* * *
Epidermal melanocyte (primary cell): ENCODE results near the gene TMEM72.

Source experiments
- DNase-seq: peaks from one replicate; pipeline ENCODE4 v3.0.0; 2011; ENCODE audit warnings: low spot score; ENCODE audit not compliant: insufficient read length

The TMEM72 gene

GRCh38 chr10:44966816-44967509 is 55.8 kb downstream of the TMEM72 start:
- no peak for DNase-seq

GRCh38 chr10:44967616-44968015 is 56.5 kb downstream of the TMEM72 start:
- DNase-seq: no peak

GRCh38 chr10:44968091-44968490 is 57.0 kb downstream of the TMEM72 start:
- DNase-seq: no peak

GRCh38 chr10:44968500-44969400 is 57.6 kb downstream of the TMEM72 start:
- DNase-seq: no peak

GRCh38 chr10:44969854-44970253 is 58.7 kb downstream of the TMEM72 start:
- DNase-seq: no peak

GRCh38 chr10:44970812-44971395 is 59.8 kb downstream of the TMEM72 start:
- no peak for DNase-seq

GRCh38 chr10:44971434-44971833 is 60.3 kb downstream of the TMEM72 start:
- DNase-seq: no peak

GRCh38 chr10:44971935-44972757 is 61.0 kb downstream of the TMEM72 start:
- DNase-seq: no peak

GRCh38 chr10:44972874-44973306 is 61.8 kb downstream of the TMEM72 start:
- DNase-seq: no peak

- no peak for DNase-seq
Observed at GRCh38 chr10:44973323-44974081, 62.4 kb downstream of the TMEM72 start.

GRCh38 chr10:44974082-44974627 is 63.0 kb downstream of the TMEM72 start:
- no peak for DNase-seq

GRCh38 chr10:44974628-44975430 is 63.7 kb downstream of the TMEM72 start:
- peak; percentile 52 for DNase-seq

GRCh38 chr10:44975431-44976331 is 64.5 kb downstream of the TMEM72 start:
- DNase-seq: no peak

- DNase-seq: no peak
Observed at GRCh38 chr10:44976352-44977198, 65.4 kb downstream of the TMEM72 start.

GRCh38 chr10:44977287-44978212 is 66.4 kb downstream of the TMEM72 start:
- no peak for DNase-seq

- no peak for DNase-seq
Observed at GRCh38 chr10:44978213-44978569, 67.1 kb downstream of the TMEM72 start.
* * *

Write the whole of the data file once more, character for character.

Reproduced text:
Epidermal melanocyte (primary cell): ENCODE results near the gene TMEM72.

Source experiments
- DNase-seq: peaks from one replicate; pipeline ENCODE4 v3.0.0; 2011; ENCODE audit warnings: low spot score; ENCODE audit not compliant: insufficient read length

The TMEM72 gene

GRCh38 chr10:44966816-44967509 is 55.8 kb downstream of the TMEM72 start:
- no peak for DNase-seq

GRCh38 chr10:44967616-44968015 is 56.5 kb downstream of the TMEM72 start:
- DNase-seq: no peak

GRCh38 chr10:44968091-44968490 is 57.0 kb downstream of the TMEM72 start:
- DNase-seq: no peak

GRCh38 chr10:44968500-44969400 is 57.6 kb downstream of the TMEM72 start:
- DNase-seq: no peak

GRCh38 chr10:44969854-44970253 is 58.7 kb downstream of the TMEM72 start:
- DNase-seq: no peak

GRCh38 chr10:44970812-44971395 is 59.8 kb downstream of the TMEM72 start:
- no peak for DNase-seq

GRCh38 chr10:44971434-44971833 is 60.3 kb downstream of the TMEM72 start:
- DNase-seq: no peak

GRCh38 chr10:44971935-44972757 is 61.0 kb downstream of the TMEM72 start:
- DNase-seq: no peak

GRCh38 chr10:44972874-44973306 is 61.8 kb downstream of the TMEM72 start:
- DNase-seq: no peak

- no peak for DNase-seq
Observed at GRCh38 chr10:44973323-44974081, 62.4 kb downstream of the TMEM72 start.

GRCh38 chr10:44974082-44974627 is 63.0 kb downstream of the TMEM72 start:
- no peak for DNase-seq

GRCh38 chr10:44974628-44975430 is 63.7 kb downstream of the TMEM72 start:
- peak; percentile 52 for DNase-seq

GRCh38 chr10:44975431-44976331 is 64.5 kb downstream of the TMEM72 start:
- DNase-seq: no peak

- DNase-seq: no peak
Observed at GRCh38 chr10:44976352-44977198, 65.4 kb downstream of the TMEM72 start.

GRCh38 chr10:44977287-44978212 is 66.4 kb downstream of the TMEM72 start:
- no peak for DNase-seq

- no peak for DNase-seq
Observed at GRCh38 chr10:44978213-44978569, 67.1 kb downstream of the TMEM72 start.